Do I have to point out that mothering is hard work? I don’t think so.

These are only a few of the many hats we wear as moms:

  • Staff nurse
  • Chauffeur ♦ Laundry service ♦ Reminder service
  • Teacher
  • Tutor
  • Coach
  • Playmate
  • Counselor
  • Chef
  • Dietician
  • Psychologist
  • CEO
  • Interior designer
  • Groundskeeper
  • Bookkeeper

“Based on a survey of more than 28,000 mothers, determined that the time mothers spend performing 10 typical job functions would equate to an annual salary of $117,867 for a stay-at-home mom. Working moms ‘at-home’ salary is $71,868 in 2010; this is in addition to the salary they earn in the workplace.”

At you can find out how much you personally are worth as a mom. Fill in variables such as how many pre-schoolers or school-aged children you have, what zip you live in, what jobs you fill at home and write yourself a check.

A mother averages 90-100 hours on the job per week and 6.5 hours of sleep per night. No wonder mothers feel exhausted much of the time. You get up and hit the ground running just to stay in one place on the merry-go-round.

I cannot say the job is thankless. There are some great perks like:

  • snuggling on the couch
  • hearing, “I love you, Mommy!”
  • watching a toddler’s delight as they experience nature
  • feeling pride at new accomplishments – like sticking out tongue for the first time.

What I can say is that thanks come less often in proportion to age until your child moves out of the family home.

A tribute to the love parents feel for their children is the fact that we don’t kill them during the teenage years. I speak softly and am not quick to anger; yet, even I found myself breaking a (flimsy!) yardstick over my son’s head when he would not stop back-talking.

An article I read while at the DR’s office sustained me through those years. To summarize: be glad when your children oppose you verbally and physically because they are perfecting their ability to stand up for themselves when they leave home. My children are experts at standing up for themselves.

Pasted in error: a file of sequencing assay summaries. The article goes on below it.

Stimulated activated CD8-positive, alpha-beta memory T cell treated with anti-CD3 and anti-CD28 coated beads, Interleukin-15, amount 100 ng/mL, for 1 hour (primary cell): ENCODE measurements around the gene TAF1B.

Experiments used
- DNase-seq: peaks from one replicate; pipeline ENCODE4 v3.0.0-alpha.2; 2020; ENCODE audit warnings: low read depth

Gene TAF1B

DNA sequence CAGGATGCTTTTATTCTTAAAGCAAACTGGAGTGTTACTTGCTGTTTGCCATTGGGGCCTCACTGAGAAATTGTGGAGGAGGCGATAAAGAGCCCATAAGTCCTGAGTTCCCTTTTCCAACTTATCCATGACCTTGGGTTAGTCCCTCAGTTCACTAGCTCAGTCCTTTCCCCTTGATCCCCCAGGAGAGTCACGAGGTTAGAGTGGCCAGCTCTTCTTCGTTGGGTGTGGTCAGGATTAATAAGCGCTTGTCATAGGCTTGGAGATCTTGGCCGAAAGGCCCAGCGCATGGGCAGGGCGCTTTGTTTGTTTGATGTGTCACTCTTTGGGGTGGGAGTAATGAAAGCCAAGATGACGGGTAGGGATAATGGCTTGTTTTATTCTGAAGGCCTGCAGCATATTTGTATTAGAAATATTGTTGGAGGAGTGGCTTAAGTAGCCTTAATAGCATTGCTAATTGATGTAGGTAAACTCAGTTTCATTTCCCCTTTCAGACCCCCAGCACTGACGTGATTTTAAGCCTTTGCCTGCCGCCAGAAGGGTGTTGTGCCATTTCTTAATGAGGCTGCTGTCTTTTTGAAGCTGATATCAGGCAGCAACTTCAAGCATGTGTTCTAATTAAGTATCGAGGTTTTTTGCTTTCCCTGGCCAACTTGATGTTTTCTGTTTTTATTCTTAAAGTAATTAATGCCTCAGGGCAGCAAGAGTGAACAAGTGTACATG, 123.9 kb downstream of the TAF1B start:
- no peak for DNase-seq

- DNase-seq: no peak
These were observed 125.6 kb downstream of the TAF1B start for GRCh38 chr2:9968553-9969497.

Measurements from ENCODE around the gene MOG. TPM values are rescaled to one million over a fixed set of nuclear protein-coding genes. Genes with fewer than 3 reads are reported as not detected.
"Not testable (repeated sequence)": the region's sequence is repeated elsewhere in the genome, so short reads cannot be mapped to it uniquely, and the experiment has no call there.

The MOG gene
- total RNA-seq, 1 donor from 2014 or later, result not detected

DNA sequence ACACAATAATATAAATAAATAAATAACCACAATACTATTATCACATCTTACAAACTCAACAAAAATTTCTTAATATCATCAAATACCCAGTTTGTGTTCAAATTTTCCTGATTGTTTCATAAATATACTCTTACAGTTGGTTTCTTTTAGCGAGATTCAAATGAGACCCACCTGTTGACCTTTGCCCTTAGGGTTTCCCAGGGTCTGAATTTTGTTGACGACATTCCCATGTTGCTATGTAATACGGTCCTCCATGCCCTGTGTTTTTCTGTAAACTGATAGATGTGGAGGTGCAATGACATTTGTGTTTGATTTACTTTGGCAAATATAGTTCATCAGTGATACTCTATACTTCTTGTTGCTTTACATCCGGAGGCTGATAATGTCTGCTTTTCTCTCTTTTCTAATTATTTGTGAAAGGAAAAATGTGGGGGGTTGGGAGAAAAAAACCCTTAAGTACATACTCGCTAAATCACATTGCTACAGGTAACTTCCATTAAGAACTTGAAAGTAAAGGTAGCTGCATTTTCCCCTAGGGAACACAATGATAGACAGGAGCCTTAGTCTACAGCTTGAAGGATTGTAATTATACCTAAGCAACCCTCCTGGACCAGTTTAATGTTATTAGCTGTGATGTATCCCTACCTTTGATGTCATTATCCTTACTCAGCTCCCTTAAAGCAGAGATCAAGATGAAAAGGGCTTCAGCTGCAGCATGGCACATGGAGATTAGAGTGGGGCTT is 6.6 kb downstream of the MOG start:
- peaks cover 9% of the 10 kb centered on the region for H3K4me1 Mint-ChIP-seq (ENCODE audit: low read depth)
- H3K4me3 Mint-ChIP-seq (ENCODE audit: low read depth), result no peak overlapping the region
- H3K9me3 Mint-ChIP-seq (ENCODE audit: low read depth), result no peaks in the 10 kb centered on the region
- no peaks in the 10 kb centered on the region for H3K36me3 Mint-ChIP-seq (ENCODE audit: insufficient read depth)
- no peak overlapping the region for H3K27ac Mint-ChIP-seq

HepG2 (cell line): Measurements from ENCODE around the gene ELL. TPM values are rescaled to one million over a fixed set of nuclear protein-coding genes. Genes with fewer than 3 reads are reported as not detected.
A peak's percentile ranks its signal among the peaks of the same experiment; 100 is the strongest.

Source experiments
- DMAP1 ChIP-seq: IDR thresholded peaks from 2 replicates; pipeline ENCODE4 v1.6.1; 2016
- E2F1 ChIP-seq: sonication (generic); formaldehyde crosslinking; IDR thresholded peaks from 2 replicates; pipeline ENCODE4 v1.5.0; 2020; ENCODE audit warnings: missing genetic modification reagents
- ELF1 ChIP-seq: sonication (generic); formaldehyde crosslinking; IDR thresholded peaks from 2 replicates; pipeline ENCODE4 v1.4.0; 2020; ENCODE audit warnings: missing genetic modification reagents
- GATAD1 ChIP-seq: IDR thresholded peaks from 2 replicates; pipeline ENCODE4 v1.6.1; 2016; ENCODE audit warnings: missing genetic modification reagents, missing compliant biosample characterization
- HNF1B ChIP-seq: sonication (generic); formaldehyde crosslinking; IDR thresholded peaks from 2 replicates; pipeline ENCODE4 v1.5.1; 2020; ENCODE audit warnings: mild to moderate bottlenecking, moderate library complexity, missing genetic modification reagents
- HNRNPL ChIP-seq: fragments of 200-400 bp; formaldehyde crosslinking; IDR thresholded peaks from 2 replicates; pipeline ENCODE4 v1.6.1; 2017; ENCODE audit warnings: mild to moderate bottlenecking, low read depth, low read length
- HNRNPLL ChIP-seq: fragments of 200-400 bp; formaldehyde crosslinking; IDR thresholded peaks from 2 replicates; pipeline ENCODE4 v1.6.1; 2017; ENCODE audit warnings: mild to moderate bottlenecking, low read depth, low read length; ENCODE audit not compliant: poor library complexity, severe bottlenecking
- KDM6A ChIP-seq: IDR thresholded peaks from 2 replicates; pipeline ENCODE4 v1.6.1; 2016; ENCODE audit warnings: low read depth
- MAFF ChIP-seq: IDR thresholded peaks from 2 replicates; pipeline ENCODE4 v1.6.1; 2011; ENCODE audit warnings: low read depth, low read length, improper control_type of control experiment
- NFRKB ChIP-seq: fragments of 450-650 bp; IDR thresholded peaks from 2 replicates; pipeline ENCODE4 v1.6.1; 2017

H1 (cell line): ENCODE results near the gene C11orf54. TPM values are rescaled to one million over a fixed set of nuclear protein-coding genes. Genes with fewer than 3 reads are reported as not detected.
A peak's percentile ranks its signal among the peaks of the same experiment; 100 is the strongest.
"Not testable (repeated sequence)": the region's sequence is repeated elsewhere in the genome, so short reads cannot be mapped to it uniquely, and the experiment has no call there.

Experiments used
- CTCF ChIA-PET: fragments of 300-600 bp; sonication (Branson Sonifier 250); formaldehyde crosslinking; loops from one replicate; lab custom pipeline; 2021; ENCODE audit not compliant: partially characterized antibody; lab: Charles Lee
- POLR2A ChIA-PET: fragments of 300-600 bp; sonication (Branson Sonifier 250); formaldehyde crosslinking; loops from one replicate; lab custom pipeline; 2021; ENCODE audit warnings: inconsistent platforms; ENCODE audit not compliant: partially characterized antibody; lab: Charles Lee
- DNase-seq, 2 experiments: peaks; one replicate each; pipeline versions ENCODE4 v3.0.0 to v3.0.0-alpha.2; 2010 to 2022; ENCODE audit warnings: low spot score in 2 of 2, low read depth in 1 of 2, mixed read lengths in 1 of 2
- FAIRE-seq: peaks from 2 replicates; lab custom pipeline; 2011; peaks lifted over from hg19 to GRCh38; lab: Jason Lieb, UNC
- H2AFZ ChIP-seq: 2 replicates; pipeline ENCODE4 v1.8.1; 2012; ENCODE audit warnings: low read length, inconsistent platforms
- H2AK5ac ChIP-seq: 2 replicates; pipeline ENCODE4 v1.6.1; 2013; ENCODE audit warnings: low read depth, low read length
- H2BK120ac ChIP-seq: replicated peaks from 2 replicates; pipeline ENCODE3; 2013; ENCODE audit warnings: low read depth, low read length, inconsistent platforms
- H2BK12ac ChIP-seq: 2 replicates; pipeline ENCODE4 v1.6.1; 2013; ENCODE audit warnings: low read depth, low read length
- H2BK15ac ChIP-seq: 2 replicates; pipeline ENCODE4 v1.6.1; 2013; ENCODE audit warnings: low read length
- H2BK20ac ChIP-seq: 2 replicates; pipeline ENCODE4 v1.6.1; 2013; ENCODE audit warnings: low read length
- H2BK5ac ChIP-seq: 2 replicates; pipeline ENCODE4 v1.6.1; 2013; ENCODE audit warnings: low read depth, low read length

One of the best rewards for parents, specifically moms, is to see maturity blossom in their adult children. These adults are not clones of either parent, but their own person. I was amazed to see the child I considered shy becoming a strong woman and leader. The clown became an intelligent, compassionate man. Maybe the yardstick worked?

Once children move out of the house, suddenly Mom and Dad become much wiser. Finally, you get to hear those young people you have sacrificed for say – “Now I understand why you did that.” Or “Thank you for giving me the freedom to make my own decisions/mistakes.” That makes it worth it all!

That’s why I welcome this yearly opportunity to nudge our children into giving us props. When my children ask me what I want for Mother’s Day, I say “Just send me a mushy card and write on it why you are glad I am your mom.”

Yes, we made and (continue to make) mistakes. Our actions have love at the center.

So to all moms AND to the schoolteachers, choir directors, aunts, uncles, and youth leaders who became partners in raising godly, responsible adults, I say…
You are awesome! You may never know the full impact of the difference you have made in that young person’s life. May God bless you, because we can never repay you for what you have done.

P.S. Thank you, Mom.